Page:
1 of 5 | Astronauts Matthias Maurer, of the European Space Agency, and Kayla Barron (rear from left), with Tom Marshburn and Raja Chari (front from left) of NASA, prepare to launch from Kennedy Space Center in Florida in November. File Photo by Joe Marino/UPI | License Photo
ORLANDO, Fla., Feb. 16 (UPI) -- Europe needs its own crewed spaceship to build its space industry and talent, astronauts who gathered in France said in an official manifesto Wednesday.
Dozens of astronauts endorsed the statement that "we need to be able to count on our own autonomous access to space for humans," according to the manifesto presented at the 2022 European Space Summit in Toulouse.
It calls on European officials to fund such a new space endeavor.
Europe has seven active-duty astronauts and has launched many more, but only on U.S. space shuttles, SpaceX Dragon capsules and Russian Soyuz capsules.
Europe itself uses Ariane 5 rockets to launch satellites but has no crewed vehicle.
There are several reasons the call for a new spacecraft is timely now, Italian astronaut Luca Parmitano told UPI.
"If you look around in Europe right now, there is a vibrancy, a specific frequency of energy that you can feel when you walk into a room to talk about space," Parmitano said.
He said the European Space Agency's selection of new astronauts this year prompted many in the agency to think about the future.
Two European astronauts have recently launched to space on a SpaceX mission, Matthias Maurer and Thomas Pesquet, while a third, Samantha Cristoforetti, plans to launch with SpaceX on April 15.
"I would like to be able to tell the new class of astronauts, yes, there is a chance for them to fly into space with a European rocket and operate in space with other Europeans and other international partners and give a demonstration of what we are capable of doing," Parmitano said.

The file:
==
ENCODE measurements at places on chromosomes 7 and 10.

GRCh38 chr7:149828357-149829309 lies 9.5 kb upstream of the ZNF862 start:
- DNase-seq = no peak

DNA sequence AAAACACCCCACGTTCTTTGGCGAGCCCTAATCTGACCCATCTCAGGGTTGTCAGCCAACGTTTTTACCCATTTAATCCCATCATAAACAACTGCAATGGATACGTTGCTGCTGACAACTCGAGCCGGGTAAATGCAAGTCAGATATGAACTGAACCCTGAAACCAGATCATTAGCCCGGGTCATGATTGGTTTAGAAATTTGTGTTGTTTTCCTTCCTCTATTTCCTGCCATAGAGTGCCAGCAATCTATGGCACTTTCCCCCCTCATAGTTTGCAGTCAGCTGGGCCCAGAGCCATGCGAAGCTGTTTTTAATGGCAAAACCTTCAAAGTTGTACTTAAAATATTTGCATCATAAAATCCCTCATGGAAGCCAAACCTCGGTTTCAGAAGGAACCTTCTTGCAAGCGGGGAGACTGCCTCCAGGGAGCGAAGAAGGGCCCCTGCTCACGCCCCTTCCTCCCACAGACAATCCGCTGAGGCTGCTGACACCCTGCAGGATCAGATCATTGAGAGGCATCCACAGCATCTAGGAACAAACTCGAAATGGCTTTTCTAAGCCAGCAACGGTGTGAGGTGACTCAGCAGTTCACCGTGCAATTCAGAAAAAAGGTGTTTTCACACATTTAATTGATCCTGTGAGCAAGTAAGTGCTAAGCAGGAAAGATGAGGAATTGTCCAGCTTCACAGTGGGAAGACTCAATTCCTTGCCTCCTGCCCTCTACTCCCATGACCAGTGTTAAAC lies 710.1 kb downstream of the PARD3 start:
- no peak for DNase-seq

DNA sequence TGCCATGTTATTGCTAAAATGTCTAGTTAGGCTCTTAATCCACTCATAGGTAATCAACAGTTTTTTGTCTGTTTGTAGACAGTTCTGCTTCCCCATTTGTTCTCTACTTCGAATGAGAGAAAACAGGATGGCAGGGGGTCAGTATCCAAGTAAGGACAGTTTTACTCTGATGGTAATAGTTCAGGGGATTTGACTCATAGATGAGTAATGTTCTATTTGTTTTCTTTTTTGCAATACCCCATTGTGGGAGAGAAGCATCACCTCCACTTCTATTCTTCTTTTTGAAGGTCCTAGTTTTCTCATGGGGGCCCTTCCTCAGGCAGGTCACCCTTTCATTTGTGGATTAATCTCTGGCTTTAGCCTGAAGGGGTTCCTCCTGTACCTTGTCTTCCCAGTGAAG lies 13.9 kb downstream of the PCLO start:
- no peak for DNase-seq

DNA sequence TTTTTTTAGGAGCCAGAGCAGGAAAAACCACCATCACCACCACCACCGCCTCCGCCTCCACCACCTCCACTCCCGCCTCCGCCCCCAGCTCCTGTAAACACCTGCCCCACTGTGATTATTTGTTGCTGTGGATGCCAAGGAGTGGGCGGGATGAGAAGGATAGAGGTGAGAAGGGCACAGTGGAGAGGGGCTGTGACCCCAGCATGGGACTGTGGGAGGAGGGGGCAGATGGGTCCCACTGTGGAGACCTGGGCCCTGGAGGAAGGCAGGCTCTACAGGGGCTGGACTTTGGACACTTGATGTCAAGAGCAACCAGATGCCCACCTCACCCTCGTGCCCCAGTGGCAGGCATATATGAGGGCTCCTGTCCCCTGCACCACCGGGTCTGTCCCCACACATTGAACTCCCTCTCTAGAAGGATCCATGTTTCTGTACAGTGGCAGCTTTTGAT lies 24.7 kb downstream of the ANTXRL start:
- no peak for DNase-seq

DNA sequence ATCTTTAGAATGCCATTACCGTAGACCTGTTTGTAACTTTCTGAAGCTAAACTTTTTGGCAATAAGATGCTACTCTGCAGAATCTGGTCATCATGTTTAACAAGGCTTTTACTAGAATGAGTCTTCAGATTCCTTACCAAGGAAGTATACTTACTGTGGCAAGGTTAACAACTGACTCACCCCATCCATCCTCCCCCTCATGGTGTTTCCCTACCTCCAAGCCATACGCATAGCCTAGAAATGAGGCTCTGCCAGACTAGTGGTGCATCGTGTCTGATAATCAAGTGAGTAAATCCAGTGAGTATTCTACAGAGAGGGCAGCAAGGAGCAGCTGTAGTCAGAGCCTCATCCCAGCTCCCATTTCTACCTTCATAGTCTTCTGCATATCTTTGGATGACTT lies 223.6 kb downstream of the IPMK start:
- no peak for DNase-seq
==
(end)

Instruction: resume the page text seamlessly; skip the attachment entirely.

The European space program also was energized by the flawless performance of the Ariane 5 rocket in launching the James Webb Space Telescope in December.
The rocket performed so well, as Europe's contribution to the mission, that the telescope itself had to use minimal fuel to reach its destination. That means it might last twice as long as its original mission profile, according to NASA.
"I believe that it was the time for us astronauts to take a stand and to give direction about ... where we see our role now," Parmitano said.
In a video on Twitter, Cristoforetti added another reason for such a spacecraft, "Europe needs new unifying dreams to keep its talent in Europe."
And finally, Parmitano said costs for building spacecraft have come down steadily since Europe canceled a plan to build a small version of the space shuttle in the 1990s.
"This can be done for billions of dollars now, instead of hundreds of billions," he said.
History and geopolitics also may underlie the call for an independent European spaceship, Amy Foster, a professor of space history at the University of Central Florida, said in an interview.
"It certainly doesn't surprise me, given the tensions with Russia over Ukraine, and the rise of the private space industry around the world," Foster said. "Europe has had to play third wheel in terms of their crewed launches, along with Japan, so maybe it does make sense that this is the right time to stretch their own legs."
She noted that NASA plans to retire the International Space Station in 2030 and move to commercial space stations while planning crewed trips to the moon and Mars.
"I can see why Europe would want to plan for their own crewed presence in space. Cooperation in space between nations, like Russia and the U.S., has always been very challenging," Foster said.
The SpaceX Falcon 9 rocket launches NASA's third crew to the International Space Station at 9:03 p.m. November 10 from the Kennedy Space Center in Florida. Photo by Joe Marino/UPI | License Photo